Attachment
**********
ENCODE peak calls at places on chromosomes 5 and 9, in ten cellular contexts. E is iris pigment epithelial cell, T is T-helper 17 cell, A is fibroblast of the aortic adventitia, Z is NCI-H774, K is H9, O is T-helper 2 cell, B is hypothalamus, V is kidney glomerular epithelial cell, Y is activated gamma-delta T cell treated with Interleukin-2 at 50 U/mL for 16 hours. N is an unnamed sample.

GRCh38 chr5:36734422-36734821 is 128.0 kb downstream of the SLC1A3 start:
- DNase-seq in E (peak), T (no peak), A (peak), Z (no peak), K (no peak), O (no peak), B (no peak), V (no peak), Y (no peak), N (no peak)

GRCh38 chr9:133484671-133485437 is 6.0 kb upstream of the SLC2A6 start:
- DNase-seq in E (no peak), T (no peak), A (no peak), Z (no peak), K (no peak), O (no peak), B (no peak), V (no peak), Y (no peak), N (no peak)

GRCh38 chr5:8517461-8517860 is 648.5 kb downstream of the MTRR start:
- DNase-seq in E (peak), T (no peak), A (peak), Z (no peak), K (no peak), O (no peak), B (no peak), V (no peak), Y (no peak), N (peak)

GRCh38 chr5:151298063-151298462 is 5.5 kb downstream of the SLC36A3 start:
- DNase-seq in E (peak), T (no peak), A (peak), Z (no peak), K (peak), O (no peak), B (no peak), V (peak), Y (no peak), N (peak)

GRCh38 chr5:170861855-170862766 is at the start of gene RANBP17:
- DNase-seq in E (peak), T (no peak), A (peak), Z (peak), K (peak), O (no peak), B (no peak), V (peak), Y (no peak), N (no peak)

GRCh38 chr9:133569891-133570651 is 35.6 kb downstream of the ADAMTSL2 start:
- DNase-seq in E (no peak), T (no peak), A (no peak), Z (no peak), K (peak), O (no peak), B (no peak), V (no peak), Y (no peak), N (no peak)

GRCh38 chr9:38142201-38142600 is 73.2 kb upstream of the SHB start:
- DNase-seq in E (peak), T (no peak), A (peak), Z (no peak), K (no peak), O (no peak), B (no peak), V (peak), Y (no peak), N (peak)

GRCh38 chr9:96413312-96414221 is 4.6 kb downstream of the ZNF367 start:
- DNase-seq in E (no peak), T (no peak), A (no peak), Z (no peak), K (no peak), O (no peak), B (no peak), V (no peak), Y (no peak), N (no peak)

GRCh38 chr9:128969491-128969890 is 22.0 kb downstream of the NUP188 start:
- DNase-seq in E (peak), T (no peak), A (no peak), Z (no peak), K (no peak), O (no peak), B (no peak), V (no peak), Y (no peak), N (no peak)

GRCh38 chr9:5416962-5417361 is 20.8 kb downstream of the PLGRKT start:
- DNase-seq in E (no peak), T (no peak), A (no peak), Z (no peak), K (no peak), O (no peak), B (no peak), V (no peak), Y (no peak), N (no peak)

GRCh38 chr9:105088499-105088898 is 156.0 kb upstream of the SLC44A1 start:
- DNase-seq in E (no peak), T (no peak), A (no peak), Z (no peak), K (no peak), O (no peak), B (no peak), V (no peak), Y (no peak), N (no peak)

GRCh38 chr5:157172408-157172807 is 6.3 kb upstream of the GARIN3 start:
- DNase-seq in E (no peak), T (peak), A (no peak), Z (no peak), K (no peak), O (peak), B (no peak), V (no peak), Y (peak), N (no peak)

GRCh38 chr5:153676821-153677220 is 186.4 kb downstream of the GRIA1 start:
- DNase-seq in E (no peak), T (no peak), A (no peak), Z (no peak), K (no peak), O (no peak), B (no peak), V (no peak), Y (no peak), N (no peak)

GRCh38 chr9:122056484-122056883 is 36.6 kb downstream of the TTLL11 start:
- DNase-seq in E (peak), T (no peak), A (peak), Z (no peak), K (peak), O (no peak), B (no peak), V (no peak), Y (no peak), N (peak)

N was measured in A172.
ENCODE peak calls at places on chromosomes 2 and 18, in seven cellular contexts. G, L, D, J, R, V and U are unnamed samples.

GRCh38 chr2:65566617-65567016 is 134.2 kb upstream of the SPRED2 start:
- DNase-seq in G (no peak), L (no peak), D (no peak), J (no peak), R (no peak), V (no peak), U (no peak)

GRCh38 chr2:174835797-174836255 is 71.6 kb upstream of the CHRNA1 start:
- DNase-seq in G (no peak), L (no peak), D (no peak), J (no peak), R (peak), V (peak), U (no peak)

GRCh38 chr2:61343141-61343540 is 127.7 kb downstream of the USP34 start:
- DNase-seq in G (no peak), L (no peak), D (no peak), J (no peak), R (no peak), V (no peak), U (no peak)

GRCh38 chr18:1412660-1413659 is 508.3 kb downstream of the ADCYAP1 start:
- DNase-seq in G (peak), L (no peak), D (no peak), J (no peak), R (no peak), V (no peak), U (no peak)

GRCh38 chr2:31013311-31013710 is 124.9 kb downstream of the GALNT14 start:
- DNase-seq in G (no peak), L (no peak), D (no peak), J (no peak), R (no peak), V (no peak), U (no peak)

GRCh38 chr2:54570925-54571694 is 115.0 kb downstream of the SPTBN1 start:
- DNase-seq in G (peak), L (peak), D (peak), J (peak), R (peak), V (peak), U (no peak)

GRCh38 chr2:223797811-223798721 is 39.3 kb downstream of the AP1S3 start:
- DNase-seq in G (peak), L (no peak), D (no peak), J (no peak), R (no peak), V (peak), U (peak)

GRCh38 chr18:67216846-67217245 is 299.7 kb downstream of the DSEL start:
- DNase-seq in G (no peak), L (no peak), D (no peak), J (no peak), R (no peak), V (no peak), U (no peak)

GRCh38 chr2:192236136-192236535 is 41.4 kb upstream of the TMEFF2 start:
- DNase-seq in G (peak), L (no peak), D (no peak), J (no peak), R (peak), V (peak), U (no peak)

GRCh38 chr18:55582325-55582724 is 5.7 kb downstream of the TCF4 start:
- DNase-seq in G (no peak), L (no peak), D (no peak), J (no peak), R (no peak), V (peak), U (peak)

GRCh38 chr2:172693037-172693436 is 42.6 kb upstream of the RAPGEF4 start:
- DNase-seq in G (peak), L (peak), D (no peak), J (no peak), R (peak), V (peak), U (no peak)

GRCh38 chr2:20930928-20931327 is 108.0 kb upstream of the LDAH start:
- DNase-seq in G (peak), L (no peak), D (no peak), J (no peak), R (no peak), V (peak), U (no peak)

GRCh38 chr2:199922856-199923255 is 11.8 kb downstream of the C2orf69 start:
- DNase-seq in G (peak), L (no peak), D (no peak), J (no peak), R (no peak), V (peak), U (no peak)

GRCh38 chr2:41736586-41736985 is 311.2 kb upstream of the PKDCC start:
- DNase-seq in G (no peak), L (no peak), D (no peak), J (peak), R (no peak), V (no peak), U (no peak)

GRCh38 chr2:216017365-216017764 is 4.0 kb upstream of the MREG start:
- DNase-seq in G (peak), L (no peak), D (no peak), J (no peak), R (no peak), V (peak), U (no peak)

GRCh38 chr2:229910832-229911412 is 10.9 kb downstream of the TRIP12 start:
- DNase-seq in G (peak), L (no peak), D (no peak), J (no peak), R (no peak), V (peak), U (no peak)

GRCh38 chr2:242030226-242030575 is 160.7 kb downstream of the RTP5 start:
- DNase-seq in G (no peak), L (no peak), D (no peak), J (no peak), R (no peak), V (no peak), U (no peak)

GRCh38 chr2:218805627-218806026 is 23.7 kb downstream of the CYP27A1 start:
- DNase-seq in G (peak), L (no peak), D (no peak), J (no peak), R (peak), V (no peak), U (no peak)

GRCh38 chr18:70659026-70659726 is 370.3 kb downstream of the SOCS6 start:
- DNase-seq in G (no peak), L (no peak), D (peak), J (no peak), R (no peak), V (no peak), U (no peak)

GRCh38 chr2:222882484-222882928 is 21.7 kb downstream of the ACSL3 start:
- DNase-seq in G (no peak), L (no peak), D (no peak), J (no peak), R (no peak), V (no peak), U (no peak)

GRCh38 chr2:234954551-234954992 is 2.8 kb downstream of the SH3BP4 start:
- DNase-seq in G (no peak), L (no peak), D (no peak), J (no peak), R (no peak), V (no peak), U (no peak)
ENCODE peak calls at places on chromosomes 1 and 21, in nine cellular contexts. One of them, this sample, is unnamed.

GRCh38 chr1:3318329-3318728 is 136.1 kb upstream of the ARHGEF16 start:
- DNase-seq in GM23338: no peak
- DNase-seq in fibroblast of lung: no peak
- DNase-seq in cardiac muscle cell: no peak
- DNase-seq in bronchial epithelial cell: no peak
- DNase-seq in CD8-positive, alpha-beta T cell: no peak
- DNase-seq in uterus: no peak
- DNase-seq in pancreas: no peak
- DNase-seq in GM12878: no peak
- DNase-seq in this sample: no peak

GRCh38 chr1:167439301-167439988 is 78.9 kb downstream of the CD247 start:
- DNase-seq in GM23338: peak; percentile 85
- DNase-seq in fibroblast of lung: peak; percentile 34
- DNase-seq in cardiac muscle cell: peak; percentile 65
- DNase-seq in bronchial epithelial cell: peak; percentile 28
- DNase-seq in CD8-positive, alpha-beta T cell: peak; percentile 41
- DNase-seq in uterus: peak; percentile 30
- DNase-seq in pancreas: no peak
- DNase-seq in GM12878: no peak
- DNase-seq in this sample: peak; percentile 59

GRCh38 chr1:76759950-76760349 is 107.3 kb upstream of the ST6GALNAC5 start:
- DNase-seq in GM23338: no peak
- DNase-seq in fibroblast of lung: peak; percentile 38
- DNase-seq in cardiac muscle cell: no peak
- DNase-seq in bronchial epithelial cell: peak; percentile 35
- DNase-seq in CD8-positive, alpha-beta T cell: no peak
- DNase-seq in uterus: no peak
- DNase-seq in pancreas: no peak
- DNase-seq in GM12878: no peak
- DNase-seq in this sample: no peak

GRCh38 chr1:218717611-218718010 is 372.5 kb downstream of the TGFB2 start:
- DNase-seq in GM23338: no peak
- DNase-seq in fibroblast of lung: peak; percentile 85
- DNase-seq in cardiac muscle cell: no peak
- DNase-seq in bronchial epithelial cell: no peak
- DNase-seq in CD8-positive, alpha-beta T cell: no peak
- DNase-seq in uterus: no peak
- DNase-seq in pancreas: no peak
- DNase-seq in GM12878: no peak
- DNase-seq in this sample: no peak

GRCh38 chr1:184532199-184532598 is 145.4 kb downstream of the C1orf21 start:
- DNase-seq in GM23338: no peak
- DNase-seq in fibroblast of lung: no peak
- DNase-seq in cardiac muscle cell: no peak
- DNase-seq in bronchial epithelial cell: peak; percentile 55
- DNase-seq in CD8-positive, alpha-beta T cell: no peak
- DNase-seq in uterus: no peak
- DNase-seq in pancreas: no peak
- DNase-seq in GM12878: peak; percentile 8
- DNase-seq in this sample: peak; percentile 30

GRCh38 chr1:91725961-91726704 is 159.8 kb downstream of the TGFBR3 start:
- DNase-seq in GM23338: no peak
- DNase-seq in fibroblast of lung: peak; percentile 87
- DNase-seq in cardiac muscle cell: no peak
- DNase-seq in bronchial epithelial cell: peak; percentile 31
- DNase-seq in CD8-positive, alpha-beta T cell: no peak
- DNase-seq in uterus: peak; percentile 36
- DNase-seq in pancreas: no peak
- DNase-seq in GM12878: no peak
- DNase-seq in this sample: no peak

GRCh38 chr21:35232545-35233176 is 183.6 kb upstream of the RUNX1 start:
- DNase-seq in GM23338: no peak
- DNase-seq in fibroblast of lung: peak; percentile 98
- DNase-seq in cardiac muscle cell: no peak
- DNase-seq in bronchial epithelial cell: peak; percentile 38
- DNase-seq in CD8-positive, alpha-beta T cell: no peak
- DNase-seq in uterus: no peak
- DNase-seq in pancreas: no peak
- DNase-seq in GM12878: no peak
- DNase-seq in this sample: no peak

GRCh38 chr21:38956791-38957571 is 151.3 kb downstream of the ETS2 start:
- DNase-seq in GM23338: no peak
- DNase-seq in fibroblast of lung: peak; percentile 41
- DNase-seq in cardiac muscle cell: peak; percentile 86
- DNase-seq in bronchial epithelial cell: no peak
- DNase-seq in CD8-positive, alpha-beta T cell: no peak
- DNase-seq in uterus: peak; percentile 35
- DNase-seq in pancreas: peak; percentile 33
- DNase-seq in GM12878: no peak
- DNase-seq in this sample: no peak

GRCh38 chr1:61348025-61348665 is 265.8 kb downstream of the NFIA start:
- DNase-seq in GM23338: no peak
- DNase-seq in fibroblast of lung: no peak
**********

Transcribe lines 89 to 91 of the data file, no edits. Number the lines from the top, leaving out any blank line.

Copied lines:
- DNase-seq in bronchial epithelial cell: peak; percentile 28
- DNase-seq in CD8-positive, alpha-beta T cell: peak; percentile 41
- DNase-seq in uterus: peak; percentile 30